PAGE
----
What’s the best Warlock rotation? Our guide to Affliction, Destruction and Demonology priority systems

Warlocks are a fun class to play, with a set of complicated mechanics and the need to juggle a whole handful of different damage-over-time spells. It’s only natural to wonder what type of warlock makes the best warlock, and which is the best spec and the best warlock rotation. Well, the simple answer is Affliction, but if you want to know a few more details, read on.

We have a winner! Sort of!

It’s true that Affliction is generally consider the ‘best’ warlock tree in 4.2, where ‘best’ equates to ‘has the highest DPS potential’. Even then, there’s very little in it. The other two trees are only a tiny fraction behind, and there are plenty of other good practical reasons for choosing the Destruction or Demonology trees. The Destruction tree grants access to the Felguard, a high-DPS pet which can benefit from the synergistic abilities of the Demonology tree. The Destruction tree is actually considered to outrank Affliction for multiple-target DPS. So, the tree you choose is very much a personal choice.

If you want a breakdown of exact numbers, the theorycrafters of Elitist Jerks currently rank the DPS potential of Affliction as being 2-3% higher than that of Destruction, which is itself 5-6% ahead of Demonology. For multiple target fights, Destruction wins out easily. For a fight with two targets, the difference between Affliction and Destruction is negligible (although Demonology does still lag behind).

Affliction rotation

Warlocks are no longer slaves to strict rotations, having moved to a priority system with the arrival of Cataclysm. The basic Affliction priority system is:

  • Haunt if it’s not on cooldown.
  • Demon Soul if it’s not on cooldown.
  • Bane of Doom if this 1-minute DoT is close to expiry.
  • Corruption if the Corruption DoT is close to expiry. Corruption only lasts 18 seconds, so you’ll be refreshing this reasonably often.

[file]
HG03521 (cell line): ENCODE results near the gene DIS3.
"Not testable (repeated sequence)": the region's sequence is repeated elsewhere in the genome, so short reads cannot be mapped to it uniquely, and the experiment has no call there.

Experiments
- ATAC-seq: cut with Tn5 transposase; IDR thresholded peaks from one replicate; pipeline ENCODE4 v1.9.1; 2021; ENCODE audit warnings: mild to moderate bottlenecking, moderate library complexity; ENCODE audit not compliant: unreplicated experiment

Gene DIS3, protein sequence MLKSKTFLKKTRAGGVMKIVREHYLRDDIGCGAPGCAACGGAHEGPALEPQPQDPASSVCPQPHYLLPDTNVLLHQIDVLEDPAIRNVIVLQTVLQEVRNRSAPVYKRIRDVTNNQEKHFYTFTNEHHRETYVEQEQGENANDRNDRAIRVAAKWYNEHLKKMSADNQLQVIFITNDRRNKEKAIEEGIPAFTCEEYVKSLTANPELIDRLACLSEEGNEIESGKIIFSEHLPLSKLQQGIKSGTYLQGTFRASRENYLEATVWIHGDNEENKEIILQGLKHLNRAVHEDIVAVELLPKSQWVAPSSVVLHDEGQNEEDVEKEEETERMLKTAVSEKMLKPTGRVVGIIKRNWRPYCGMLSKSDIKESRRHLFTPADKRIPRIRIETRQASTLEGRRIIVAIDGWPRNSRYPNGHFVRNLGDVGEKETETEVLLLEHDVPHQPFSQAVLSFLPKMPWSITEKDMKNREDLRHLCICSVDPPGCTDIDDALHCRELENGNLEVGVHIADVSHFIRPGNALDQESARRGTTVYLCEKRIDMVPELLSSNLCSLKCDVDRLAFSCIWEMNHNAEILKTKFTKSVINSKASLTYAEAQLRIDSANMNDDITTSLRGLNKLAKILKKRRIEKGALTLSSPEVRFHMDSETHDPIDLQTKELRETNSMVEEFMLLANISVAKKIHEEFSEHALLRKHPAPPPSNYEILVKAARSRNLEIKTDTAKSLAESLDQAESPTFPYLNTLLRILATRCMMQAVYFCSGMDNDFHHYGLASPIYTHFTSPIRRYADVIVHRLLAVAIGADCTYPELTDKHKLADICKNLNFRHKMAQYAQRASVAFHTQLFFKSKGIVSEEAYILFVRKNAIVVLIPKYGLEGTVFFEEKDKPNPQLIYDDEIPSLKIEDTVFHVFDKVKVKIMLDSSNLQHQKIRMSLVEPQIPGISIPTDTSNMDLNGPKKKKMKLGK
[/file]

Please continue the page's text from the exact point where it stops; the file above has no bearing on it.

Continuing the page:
• Unstable Affliction if the Unstable Affliction DoT is close to expiry. Unstable Affliction lasts 15 seconds.
  • Drain Soul, but only once the boss drops below 25% health.
  • Shadowflame if it’s safe to do so (Shadowflame is an AoE spell, so be careful).
  • Shadow Bolt.


For a fight with two targets, you’ll need the Glyph of Soul Swap. You can then cast all of your damage-over-time spells on the first target (so that’s Haunt, Bane of Doom, Corruption and Unstable Affliction) and then use Soul Swap to duplicate the DoTs and drop them right onto the second target, which is pretty darn awesome.

For a multiple-target fight, bring Soulburn + Seed of Corruption to the party, and watch the damage fly.

Our guide to Affliction warlock stats, rotation and glyphs has a more in-depth look at the Affliction tree.

Destruction rotation

Like their Affliction cousins, Destruction warlocks operate a priority system rather than a pure rotation.

  • Soul Fire, but only if the Improved Soul Fire talent has proc’ed
  • Demon Soul
  • Immolate
  • Conflagrate
  • Bane of Doom
  • Corruption
  • Shadowflame if it’s safe
  • Soul Fire if your Imp’s buff from Demon Soul is active
  • Chaos Bolt
  • Shadowburn once the boss drops below 20% health
  • Incinerate


Take a look at our guide to the Destruction warlock spell rotation for a more in-depth look at the Destruction priority system, or our guide to Destruction warlock stats and spec in 4.2 for an overall view.


Demonology rotation

The Demonology priority system is made slightly more complicated by the fact that the spec has two viable pets: the Felguard and the Felhunter. Generally speaking, you should be using the Felhunter for boss fights and the Felguard for trash mobs. Demon Soul has a different priority depending on which pet is active.

  • Metamorphosis
  • Demon Soul: Felguard
  • Immolate
  • Hand of Gul’dan
  • Demon Soul: Felhunter
  • Bane of Doom
  • Immolation Aura
  • Corruption
  • Shadowflame
  • Incinerate, but only if Molten Core procs
  • Soul Fire, but only if Decimation procs
  • Shadow Bolt


For multi-target fights, or fights with a high AoE requirement, you can simplify this priority system to:

  • Hellfire
  • Felguard Felstorm (if you’re using the Felguard pet)
  • Inferno
  • Shadowflame
  • Immolation Aura


Take a look at our guide to Demonology warlock stats, rotation and glyphs for a further discussion of the Demonology tree. In particular, the comments from reader Wolferene suggesting an alternative rotation are very much worth reading.

Dealer’s choice

The choice is to which warlock tree to choose is almost entirely up to you. For single-target DPS fights, Affliction is a strong choice, but for AoE-heavy multiple target fights, Destruction has the edge. Of course, for sheer I-can-turn-into-a-fraking-demon fun, you can’t beat Demonology.

What’s your favorite warlock spec? Do you have any tips for better rotations? Let us know in the comments.